Taylor Swift’s Photos Are Full Of Crypto-Mining Botnet Malware MyKingz
Cryptocurrency mining botnet MyKingz uses an image of Taylor Swift, one of the biggest pop stars in the world, to infect the computers of its victims. Then, it uses the resources of infected hosts to mine privacy coin Monero (XMR). MyKingz is not the only name, it also has many such as Smominru, DarkCloud, or Hexmen, depending on the cyber-security firm whose report you’re reading.
In order to do that, MyKingz relies on steganography, the practice of hiding one file (message, image, or video) within another file. Basically, it is like the painter Leonardo de Vinci used to hide hidden numbers in his painting in the past. In the current year, bad actors can easily spread their malicious payloads since gullible users don’t even suspect that a malicious file exists in the first place.
Taylor Swift has become the next victim of botnet malware
The team behind MyKingz conceals a malicious EXE file inside a JPEG image of Swift. Antivirus programs will have a hard time detecting anything apart from the picture itself. Back in 2018, the picture of actress Scarlett Johansson was also used to mine Monero on hacked PostgreSQL databases.
The latest development in this botnet’s method was spotted by UK-based security firm Sophos. The change isn’t a big deal in the grand scheme of things, but it’s both interesting and funny. Because MyKingz’s internet scanning module identifies vulnerable hosts and gains a foothold on infected computers, they need a way to deploy various malware payloads on the hacked systems.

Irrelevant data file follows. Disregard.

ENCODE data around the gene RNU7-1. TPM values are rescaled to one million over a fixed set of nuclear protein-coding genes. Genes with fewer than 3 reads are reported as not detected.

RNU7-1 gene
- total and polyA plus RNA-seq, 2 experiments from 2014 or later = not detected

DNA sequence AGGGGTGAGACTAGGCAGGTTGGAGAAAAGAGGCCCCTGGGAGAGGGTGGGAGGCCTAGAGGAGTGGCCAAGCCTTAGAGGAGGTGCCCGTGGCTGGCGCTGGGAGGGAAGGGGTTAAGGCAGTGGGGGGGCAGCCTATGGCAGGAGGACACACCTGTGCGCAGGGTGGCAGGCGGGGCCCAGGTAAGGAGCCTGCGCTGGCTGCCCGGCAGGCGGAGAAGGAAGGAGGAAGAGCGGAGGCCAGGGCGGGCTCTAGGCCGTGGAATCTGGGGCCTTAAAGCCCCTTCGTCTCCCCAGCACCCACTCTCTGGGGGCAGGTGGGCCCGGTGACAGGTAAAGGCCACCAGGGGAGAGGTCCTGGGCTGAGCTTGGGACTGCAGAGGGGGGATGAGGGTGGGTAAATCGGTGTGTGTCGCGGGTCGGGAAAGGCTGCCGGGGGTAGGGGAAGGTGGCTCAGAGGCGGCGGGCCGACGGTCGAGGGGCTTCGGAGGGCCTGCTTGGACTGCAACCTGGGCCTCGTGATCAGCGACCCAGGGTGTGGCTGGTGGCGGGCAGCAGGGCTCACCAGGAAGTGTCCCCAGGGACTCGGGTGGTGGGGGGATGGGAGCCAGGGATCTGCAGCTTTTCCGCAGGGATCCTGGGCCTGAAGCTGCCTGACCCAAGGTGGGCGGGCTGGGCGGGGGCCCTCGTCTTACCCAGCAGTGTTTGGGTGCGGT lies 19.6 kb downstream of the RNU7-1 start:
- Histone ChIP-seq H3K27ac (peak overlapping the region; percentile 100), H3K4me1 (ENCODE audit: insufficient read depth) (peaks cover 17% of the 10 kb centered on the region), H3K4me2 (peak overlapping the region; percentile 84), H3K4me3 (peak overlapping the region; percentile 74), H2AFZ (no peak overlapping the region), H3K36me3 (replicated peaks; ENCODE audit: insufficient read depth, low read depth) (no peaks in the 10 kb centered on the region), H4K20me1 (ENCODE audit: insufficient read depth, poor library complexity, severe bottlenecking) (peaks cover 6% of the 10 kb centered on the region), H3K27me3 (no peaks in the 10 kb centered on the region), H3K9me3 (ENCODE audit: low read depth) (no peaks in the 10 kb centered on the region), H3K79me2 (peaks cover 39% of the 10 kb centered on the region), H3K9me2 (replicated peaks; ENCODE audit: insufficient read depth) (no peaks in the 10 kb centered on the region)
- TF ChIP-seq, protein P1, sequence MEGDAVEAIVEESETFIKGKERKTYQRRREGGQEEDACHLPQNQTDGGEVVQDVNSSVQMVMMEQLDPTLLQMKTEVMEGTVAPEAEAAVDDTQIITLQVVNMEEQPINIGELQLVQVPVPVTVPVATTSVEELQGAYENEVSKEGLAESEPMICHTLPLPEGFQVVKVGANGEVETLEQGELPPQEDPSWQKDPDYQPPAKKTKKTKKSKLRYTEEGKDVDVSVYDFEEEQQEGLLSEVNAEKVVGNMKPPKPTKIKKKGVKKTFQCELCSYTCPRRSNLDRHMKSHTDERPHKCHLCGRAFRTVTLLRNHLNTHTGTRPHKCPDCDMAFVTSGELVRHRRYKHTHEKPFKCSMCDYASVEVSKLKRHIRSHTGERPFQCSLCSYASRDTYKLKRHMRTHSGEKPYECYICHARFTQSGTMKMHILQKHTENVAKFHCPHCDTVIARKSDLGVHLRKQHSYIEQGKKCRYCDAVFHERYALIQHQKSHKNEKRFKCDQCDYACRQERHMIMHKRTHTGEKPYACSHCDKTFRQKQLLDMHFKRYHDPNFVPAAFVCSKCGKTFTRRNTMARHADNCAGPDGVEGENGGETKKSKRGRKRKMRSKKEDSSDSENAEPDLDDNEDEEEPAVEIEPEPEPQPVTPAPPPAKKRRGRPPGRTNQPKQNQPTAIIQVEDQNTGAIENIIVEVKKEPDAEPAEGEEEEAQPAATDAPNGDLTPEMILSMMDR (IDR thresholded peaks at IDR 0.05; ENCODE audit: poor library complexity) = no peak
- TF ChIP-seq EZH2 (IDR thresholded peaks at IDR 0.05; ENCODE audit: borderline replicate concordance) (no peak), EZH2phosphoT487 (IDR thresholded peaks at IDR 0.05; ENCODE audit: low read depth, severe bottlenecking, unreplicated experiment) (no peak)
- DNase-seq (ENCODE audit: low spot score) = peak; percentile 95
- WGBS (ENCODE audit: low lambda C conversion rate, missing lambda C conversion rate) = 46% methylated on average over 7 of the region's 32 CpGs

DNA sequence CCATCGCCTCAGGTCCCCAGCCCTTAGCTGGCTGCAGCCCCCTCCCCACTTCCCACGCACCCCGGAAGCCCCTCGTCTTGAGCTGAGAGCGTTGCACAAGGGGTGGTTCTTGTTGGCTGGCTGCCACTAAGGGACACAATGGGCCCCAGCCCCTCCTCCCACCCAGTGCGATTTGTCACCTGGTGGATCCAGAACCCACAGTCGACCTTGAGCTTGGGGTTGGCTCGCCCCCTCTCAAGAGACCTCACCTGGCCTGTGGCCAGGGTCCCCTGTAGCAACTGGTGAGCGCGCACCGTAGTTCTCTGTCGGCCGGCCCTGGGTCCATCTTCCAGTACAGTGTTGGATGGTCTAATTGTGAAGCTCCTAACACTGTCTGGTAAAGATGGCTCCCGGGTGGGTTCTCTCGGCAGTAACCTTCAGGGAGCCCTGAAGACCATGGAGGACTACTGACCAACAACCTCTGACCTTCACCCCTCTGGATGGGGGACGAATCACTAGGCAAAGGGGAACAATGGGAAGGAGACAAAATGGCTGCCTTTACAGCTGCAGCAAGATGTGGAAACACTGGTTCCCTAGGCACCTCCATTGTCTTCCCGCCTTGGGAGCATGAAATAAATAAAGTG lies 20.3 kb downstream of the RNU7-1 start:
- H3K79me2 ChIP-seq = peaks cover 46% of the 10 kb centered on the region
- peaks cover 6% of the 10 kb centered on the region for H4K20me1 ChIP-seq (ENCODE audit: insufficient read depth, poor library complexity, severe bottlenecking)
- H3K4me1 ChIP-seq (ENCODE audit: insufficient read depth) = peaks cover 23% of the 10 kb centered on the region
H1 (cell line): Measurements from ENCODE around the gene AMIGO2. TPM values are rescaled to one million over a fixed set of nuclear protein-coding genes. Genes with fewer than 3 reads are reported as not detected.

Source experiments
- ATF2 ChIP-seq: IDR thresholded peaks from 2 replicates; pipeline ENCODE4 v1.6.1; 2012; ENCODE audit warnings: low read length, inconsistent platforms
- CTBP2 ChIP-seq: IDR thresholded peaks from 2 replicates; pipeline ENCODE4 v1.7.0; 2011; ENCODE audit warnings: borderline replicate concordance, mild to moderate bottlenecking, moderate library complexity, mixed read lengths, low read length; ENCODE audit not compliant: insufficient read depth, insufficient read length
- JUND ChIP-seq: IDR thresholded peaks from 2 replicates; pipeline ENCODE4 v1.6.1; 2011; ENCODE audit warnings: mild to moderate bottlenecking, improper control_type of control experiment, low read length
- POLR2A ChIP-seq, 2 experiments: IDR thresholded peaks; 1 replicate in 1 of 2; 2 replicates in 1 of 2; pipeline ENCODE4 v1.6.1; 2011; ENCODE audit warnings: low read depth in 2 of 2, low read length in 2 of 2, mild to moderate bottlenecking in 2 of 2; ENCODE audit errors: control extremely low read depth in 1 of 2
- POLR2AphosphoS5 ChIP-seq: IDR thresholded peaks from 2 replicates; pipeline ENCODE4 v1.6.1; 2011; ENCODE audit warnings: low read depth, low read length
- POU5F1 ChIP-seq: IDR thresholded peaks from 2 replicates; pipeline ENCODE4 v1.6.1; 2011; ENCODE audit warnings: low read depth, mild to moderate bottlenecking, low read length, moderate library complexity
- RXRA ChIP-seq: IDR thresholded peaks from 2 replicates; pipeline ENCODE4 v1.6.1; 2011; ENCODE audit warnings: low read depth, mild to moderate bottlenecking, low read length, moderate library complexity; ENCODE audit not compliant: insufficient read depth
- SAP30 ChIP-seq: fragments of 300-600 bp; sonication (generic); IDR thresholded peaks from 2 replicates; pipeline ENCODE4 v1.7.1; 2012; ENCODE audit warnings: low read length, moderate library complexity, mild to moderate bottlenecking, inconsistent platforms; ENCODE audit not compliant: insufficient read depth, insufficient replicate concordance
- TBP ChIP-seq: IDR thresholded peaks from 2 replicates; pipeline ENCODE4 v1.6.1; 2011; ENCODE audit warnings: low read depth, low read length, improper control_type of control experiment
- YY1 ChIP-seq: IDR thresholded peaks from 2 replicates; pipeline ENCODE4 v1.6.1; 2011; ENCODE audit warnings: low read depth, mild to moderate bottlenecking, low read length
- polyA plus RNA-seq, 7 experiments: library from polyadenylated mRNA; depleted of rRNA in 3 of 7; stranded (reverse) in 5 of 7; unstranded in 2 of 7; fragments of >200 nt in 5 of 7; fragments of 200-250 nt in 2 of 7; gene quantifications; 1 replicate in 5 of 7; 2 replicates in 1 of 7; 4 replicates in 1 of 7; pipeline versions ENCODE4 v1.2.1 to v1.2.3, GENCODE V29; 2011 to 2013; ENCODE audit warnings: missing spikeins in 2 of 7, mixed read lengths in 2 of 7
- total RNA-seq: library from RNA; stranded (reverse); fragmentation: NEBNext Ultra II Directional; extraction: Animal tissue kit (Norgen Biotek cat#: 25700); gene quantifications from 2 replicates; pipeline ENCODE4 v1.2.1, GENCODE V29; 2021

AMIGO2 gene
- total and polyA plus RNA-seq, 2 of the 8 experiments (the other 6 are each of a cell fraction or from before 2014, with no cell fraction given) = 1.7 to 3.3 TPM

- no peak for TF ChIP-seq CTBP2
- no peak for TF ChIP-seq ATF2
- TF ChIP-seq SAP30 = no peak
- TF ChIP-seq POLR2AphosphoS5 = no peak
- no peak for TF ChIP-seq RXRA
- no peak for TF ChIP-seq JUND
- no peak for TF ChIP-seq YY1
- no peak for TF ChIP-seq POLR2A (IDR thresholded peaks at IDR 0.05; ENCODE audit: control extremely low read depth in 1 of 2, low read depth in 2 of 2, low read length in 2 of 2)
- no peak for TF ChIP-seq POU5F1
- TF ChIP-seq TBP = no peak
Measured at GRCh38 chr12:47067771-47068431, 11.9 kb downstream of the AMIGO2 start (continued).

The purpose of using this technique is to trick security software running on enterprise networks. These security products will only see a host system downloading a banal JPEG file, rather than a much dangerous EXE file. The countries with the highest population of infected hosts include China, Taiwan, Russia, Brazil, the USA, India, and Japan.
The real problem here is that MyKingz has proven to be one of the biggest threats to Windows computers and enterprise networks for the past two years. Any system left unpatched or with unprotected ports is very likely to be compromised by this botnet. It targets practically everything, including MySQL, MS-SQL, Telnet, ssh, IPC, WMI, Remote Desktop (RDP), and even the servers that run CCTV camera storage.
Sophos estimates that MyKingz operators are currently making around $300/day, on average, bringing their historical total to around 9,000 XMR, worth more than $3 million today.
Who is botnet MyKingz (Smominru, DarkCloud, or Hexmen)?
MyKingz was first spotted in late 2017. Since then, the botnet has been the largest crypto-mining malware operation on the market. The botnet features one of the most diversified internet scanning and infection mechanisms seen in malware botnets. If there’s a port or vulnerability to be scanned or exploited, MyKingz is involved to some degree.
This has allowed the botnet to grow very quickly. In its first months of life, MyKingz reportedly infected more than 525,000 Windows systems, earning its creator(s) more than $2.3 million worth of Monero (XMR). As reported by U.Today, more than 4% of XMR’s total supply is related to illegal crypto mining.
While some thought the botnet had died out since the last reports in early 2018, Guardicore and Carbon Black reports published over the summer revealed that the botnet was still very much alive, still infecting a large number of computers, estimated at around 4,700 new systems per day.